7 students smiling with their lanterns
Features & Articles

Lantern Night explained

  • Our City/Our Campus
  • Students
  • Alumni

This story has been updated

Heinz Memorial Chapel is aglow as first-year students line up along the pews in awe, smiling as their predecessors — University of Pittsburgh alumni from across the ages — hold candles aloft in small lanterns. The light enclosed in each metal frame represents a most precious Pitt tradition, the passing of the “light of learning” to the next generation of Pitt students.

On Aug. 27, the University will celebrate the 103rd Lantern Night, a collaboration between the Pitt Alumni Association (PAA) and the Alumnae Council. Check-in begins at 7:15 p.m., and the outdoor event starts at 8 p.m. The event will also be livestreamed for those unable to attend in person.

Some 1,300 people annually participate in Pitt’s oldest tradition, which began in 1920 and symbolizes the passing of knowledge and ambition to succeed as students begin their collegiate journey.

To celebrate the Pitt rite of passage for all first-year and transfer students, we answered all your burning questions about Lantern Night.

How did Lantern Night begin?

Sisters Margaret and Stella Stein are credited with inspiring the University’s first Dean of Women Thyrsa Wealhtheow Amos to launch Lantern Night shortly after the passage of the 19th Amendment to the U.S. Constitution, which granted women the right to vote.

In 1895 the Steins were the first women admitted to the University as full-time students. They graduated with bachelor’s degrees in 1898, tying for first in their class, and later claimed the distinction of also being the first women to earn master’s degrees from Pitt.

Who is invited to participate?

Historically, Lantern Night was a tradition for women, with alumnae flame bearers passing on their light to the new class. 2020 marked a new era: As part of Pitt’s efforts to expand diversity and inclusion throughout the University, the event was opened to all first-year and transfer students, regardless of gender.

How have the lanterns changed over time?

The lantern design has also undergone a few iterations. The first was a Japanese paper lantern but switched to metal in 1941. The lanterns of today are significantly smaller and plastic. Design selection each year is based on availability.

In 2020, PAA went flameless to expedite the ceremony, in part because the number of incoming transfer students had substantially increased. LED lights have been used ever since.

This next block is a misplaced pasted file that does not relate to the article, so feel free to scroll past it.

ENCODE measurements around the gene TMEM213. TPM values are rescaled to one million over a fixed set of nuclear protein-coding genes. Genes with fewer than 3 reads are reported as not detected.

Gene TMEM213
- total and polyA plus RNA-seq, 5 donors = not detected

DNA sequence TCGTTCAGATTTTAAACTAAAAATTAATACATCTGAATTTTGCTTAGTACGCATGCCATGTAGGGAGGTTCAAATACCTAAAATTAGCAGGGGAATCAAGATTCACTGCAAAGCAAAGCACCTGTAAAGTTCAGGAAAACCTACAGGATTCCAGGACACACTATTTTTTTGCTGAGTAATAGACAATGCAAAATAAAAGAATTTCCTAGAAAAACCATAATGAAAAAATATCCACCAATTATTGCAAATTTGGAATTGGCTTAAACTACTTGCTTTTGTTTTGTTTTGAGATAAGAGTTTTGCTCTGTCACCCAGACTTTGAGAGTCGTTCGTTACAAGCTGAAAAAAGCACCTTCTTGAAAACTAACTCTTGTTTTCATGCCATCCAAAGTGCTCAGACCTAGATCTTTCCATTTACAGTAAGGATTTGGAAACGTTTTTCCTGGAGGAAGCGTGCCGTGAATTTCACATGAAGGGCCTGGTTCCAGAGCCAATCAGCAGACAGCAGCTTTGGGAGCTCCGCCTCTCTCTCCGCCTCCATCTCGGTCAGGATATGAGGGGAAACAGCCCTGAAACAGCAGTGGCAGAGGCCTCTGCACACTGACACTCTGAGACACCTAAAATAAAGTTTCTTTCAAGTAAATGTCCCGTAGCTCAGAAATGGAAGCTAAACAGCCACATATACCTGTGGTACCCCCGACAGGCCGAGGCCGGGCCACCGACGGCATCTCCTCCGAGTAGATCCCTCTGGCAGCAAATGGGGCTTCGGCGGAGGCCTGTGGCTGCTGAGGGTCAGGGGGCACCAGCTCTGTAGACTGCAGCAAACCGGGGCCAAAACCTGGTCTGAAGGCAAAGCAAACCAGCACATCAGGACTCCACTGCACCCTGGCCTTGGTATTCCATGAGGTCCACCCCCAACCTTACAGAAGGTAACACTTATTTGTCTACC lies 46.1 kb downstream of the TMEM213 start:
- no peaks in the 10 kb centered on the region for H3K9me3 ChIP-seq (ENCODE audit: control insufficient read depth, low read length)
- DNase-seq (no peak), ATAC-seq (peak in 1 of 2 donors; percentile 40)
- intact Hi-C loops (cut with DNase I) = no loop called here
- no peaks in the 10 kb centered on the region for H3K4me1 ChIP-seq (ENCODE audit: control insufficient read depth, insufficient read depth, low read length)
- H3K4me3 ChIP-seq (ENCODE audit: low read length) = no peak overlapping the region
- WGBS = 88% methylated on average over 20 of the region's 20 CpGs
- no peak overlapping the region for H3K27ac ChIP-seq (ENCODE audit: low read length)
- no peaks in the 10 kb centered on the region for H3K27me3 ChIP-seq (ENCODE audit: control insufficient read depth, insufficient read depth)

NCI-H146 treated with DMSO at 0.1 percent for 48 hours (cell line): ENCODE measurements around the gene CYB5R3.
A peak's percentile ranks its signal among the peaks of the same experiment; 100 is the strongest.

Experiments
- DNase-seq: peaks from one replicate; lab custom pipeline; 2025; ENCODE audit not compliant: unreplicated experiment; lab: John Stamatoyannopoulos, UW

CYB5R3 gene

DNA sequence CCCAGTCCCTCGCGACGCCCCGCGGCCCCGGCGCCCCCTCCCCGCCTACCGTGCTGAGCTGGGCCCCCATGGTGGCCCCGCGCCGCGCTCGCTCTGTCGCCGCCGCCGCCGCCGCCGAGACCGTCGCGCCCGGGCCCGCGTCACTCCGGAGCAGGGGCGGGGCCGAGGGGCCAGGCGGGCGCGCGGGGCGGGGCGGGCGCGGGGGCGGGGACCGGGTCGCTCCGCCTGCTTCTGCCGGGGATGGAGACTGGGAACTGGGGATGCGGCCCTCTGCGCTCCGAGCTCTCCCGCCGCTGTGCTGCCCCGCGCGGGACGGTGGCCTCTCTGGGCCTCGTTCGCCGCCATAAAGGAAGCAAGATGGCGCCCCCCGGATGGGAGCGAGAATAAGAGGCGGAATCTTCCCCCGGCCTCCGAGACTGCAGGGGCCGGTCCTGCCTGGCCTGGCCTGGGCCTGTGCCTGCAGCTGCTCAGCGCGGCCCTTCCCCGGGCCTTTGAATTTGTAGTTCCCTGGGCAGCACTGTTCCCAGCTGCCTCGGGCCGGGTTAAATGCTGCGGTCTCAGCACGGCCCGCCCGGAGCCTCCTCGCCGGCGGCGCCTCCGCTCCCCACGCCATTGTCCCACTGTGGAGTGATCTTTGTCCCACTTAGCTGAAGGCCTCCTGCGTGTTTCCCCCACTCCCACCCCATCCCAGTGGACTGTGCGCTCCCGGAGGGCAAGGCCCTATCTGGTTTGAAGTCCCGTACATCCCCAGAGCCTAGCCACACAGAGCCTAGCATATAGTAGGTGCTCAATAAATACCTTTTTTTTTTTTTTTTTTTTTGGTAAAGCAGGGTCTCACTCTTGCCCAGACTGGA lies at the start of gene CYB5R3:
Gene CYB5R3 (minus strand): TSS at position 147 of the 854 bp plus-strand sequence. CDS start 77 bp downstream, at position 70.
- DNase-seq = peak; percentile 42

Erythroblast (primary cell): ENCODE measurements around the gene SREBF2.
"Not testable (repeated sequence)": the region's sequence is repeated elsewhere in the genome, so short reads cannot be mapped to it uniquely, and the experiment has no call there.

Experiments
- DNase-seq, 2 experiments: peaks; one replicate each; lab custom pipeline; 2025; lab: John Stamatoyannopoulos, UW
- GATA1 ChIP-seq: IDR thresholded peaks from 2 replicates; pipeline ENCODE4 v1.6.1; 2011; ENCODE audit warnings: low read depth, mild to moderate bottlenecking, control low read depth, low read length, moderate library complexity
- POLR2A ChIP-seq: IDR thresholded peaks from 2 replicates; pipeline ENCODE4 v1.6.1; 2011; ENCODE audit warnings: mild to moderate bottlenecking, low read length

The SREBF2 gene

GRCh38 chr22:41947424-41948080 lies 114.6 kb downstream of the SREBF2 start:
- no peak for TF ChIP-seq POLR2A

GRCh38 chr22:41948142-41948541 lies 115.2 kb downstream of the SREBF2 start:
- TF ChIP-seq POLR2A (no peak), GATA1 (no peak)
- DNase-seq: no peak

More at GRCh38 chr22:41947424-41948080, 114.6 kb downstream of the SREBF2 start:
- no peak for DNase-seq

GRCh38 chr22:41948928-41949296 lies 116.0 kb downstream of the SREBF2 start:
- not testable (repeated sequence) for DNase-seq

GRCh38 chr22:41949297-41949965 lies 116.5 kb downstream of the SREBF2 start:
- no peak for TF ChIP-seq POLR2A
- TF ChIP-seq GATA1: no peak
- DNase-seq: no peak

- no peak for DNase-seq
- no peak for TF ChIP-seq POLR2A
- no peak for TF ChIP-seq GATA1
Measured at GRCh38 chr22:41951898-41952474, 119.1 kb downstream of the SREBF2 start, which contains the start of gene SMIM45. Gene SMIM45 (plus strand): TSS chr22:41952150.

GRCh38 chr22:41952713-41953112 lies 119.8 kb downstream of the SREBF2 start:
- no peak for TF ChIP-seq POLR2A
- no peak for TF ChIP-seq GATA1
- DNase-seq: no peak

Has the ceremony always been held in Heinz Chapel?

No, because Heinz Chapel didn’t open until 1938. Some ceremonies were held in the Cathedral of Learning. Before the COVID-19 pandemic, flame bearers and students would usually light their lanterns in the chapel and proceed to the lawn. In 2020, pandemic restrictions interrupted the festivities, so LED candles were displayed in residence hall windows instead. In 2021, the ceremony was hosted on the Cathedral Lawn instead of Heinz Chapel to follow COVID-19 protocols. This year’s celebration will also be outdoors.

What do alums do with their lanterns?

Many hold onto their keepsakes and keep them close: on desks, shelves, mantels. And we know of one passionate Panther who took things to another level. Erin Anticole (SOC WK ’96, ’97G) missed out on Lantern Night as a first-year student but recreated the tradition with her daughter the night before she began kindergarten — and, in 2021, she experienced the real thing with her son, Isaac D. Anticole, a current student in the Kenneth P. Dietrich School of Arts and Sciences.

If you’ve done something interesting with your lantern, pittmag [at] pitt.edu (subject: Lantern%20Night%20story) (Pitt Magazine would love to hear about it).

Where can I share my videos and photos from Lantern Night?

Show your glow and you might be featured on Pitt's social media channels. Use #H2P throughout Welcome Week and tag @pittofficial on Instagram. You can also send us your photos directly through our Share With Pitt portal or on TikTok, Facebook and Twitter.

What else does Lantern Night symbolize?

Lisa Golden (A&S ’93), past president of the PAA board of directors and an emergency room physician at UPMC Altoona, explains: “This begins when we share the light of learning on Lantern Night and continues throughout not only our academic career at Pitt but also our lives as Pitt alumni. While Lantern Night represents the end of Welcome Week, it simultaneously signals the beginning of a longer journey where we learn to think critically about the world around us, to debate respectfully and to be good stewards of words and ideas.”

Can’t get enough about the tradition? View Lantern Night messages and memories from the centennial celebration.


— Kara Henderson, top photograph by Emily O’Donnell